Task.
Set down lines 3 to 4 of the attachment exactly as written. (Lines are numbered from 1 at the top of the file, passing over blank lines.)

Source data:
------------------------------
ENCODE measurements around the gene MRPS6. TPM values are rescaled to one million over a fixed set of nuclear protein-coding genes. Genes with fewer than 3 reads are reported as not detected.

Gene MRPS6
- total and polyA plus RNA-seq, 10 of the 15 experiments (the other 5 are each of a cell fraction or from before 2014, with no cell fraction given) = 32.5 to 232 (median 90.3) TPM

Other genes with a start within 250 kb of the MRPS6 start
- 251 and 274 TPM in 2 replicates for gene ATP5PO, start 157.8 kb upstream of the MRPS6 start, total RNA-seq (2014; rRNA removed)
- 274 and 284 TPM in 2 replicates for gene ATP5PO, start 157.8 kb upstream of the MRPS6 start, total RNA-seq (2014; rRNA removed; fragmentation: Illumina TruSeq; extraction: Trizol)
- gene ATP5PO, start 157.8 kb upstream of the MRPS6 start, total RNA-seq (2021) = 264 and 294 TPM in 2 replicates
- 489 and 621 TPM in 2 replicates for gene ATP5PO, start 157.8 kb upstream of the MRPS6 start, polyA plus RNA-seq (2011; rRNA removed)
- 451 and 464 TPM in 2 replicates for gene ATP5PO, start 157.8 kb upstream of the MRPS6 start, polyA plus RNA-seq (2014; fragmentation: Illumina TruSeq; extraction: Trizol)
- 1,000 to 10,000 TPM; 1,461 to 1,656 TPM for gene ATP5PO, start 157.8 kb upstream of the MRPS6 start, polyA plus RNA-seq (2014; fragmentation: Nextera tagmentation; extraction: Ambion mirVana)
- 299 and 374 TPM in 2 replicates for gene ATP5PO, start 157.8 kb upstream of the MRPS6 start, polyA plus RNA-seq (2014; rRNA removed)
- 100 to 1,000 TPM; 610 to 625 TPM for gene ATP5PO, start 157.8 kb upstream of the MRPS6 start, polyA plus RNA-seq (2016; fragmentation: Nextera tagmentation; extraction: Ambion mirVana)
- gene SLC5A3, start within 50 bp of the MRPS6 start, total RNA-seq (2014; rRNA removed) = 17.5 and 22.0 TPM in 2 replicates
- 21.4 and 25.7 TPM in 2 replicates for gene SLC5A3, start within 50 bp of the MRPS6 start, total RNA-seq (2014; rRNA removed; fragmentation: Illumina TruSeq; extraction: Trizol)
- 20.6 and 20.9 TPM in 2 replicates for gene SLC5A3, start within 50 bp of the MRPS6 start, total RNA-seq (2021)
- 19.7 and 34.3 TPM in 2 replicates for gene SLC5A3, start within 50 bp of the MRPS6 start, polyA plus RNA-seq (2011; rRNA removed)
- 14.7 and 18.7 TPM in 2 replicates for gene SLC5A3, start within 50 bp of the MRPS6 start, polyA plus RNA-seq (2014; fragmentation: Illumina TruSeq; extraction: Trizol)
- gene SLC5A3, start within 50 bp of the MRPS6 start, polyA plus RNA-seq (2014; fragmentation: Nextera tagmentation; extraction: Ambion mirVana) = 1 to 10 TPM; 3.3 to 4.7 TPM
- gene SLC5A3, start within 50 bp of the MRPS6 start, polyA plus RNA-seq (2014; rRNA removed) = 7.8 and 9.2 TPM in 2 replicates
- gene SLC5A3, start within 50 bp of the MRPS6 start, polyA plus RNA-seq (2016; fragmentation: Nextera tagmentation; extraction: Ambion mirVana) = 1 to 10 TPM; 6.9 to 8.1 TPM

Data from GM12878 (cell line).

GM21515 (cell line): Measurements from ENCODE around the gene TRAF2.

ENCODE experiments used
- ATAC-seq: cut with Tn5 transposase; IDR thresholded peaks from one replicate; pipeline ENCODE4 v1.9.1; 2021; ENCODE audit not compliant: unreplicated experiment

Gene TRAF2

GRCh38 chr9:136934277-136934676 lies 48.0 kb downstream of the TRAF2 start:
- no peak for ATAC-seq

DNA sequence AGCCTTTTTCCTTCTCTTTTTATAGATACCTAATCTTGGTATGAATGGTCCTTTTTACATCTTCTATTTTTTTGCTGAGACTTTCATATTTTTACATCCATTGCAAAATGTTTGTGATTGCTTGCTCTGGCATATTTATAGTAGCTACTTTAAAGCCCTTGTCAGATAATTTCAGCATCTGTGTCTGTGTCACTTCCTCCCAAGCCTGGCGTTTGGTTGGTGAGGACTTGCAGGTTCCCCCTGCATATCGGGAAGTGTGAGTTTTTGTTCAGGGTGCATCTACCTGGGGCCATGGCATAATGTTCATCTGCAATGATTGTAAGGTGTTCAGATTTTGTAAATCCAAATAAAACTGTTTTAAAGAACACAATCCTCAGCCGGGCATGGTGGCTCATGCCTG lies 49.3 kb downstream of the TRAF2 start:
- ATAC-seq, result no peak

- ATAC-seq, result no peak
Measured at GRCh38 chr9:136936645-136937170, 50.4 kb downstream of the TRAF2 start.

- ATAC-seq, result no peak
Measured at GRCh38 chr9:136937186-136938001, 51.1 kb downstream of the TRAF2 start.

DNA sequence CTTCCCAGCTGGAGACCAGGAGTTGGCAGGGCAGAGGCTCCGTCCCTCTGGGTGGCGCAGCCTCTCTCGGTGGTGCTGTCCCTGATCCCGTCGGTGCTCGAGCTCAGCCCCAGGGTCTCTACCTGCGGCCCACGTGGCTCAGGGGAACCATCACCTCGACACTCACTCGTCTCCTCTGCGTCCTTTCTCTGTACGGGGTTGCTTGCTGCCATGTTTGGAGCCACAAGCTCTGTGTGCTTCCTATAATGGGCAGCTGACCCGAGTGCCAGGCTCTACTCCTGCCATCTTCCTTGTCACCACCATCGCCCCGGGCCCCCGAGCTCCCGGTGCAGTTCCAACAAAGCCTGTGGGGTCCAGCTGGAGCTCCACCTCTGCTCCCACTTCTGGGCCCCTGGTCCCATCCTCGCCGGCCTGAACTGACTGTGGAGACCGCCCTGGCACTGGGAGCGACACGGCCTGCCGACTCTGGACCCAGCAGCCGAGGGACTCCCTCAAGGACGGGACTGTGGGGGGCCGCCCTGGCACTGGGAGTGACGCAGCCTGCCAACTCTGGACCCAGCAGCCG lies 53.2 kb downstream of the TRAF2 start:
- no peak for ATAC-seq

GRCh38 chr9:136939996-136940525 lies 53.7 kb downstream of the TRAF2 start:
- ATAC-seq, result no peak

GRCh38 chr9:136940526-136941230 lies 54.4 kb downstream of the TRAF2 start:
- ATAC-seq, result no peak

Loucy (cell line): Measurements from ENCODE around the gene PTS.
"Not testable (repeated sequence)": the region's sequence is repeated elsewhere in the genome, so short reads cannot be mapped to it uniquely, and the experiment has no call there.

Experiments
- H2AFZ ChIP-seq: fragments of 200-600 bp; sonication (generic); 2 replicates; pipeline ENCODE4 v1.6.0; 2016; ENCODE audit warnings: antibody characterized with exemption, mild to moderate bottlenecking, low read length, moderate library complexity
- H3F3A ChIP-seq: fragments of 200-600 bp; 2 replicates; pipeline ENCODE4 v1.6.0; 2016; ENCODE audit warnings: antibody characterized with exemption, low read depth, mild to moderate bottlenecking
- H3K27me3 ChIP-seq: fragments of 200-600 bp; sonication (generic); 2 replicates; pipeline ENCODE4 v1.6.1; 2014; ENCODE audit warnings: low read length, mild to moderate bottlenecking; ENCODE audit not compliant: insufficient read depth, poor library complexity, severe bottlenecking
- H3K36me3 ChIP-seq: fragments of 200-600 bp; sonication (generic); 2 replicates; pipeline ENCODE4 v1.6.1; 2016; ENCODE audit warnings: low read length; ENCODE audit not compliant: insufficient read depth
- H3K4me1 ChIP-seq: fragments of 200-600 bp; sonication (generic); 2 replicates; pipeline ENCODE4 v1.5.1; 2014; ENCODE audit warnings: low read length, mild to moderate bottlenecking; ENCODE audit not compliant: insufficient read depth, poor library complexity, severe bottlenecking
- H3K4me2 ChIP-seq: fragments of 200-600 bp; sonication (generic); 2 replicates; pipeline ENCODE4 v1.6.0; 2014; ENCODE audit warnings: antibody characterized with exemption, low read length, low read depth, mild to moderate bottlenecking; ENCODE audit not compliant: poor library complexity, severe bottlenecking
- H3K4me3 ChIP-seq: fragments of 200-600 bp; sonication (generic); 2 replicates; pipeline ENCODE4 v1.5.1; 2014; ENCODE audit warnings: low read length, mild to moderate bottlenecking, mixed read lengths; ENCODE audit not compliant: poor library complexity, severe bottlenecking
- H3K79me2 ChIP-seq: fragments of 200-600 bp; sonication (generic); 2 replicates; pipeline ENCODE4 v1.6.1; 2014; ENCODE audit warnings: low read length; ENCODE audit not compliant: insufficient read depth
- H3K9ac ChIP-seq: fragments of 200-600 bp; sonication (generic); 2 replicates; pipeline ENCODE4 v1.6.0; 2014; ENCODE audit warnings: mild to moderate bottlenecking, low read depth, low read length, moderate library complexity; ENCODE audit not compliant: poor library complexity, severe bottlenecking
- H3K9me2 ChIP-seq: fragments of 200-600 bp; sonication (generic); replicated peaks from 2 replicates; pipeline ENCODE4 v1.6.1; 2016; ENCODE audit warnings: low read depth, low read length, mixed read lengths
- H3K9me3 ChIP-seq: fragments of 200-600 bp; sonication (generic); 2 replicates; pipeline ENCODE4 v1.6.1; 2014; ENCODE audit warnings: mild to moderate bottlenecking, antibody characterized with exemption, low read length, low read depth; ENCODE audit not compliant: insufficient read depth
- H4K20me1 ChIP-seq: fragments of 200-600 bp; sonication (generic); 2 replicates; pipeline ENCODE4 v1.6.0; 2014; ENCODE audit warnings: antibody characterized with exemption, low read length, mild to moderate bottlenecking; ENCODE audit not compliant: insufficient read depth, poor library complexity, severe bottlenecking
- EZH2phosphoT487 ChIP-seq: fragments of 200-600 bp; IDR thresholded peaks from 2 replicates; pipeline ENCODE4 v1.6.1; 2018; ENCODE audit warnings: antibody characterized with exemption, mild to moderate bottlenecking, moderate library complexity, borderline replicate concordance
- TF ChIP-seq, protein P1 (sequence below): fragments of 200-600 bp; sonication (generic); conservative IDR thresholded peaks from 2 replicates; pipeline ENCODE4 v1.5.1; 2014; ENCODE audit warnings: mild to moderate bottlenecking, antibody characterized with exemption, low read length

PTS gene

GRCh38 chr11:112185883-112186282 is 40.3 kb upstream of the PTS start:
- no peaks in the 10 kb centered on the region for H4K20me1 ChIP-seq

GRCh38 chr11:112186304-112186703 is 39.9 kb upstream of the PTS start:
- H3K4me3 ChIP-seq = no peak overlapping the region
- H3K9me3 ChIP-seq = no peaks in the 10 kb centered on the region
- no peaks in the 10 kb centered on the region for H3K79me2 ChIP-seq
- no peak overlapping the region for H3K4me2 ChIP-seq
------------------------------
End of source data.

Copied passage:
- total and polyA plus RNA-seq, 10 of the 15 experiments (the other 5 are each of a cell fraction or from before 2014, with no cell fraction given) = 32.5 to 232 (median 90.3) TPM

Other genes with a start within 250 kb of the MRPS6 start